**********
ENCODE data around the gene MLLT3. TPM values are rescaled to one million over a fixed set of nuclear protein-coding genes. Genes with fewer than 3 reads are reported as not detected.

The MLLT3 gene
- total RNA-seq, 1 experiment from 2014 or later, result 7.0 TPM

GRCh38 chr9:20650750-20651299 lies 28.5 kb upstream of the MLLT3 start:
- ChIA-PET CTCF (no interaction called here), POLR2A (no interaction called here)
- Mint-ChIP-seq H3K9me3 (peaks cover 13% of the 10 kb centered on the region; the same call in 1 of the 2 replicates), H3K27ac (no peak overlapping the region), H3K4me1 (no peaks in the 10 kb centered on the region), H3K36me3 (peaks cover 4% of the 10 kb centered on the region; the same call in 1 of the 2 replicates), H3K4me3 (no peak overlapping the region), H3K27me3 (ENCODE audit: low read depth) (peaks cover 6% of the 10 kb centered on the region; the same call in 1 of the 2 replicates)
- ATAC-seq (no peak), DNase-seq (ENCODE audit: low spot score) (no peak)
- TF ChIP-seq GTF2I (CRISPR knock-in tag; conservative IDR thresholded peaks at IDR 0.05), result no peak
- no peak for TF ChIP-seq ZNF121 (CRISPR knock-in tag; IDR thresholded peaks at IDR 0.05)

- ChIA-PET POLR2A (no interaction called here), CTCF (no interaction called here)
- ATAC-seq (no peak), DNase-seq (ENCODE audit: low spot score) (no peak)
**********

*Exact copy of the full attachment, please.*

ENCODE data around the gene MLLT3. TPM values are rescaled to one million over a fixed set of nuclear protein-coding genes. Genes with fewer than 3 reads are reported as not detected.

The MLLT3 gene
- total RNA-seq, 1 experiment from 2014 or later, result 7.0 TPM

GRCh38 chr9:20650750-20651299 lies 28.5 kb upstream of the MLLT3 start:
- ChIA-PET CTCF (no interaction called here), POLR2A (no interaction called here)
- Mint-ChIP-seq H3K9me3 (peaks cover 13% of the 10 kb centered on the region; the same call in 1 of the 2 replicates), H3K27ac (no peak overlapping the region), H3K4me1 (no peaks in the 10 kb centered on the region), H3K36me3 (peaks cover 4% of the 10 kb centered on the region; the same call in 1 of the 2 replicates), H3K4me3 (no peak overlapping the region), H3K27me3 (ENCODE audit: low read depth) (peaks cover 6% of the 10 kb centered on the region; the same call in 1 of the 2 replicates)
- ATAC-seq (no peak), DNase-seq (ENCODE audit: low spot score) (no peak)
- TF ChIP-seq GTF2I (CRISPR knock-in tag; conservative IDR thresholded peaks at IDR 0.05), result no peak
- no peak for TF ChIP-seq ZNF121 (CRISPR knock-in tag; IDR thresholded peaks at IDR 0.05)

- ChIA-PET POLR2A (no interaction called here), CTCF (no interaction called here)
- ATAC-seq (no peak), DNase-seq (ENCODE audit: low spot score) (no peak)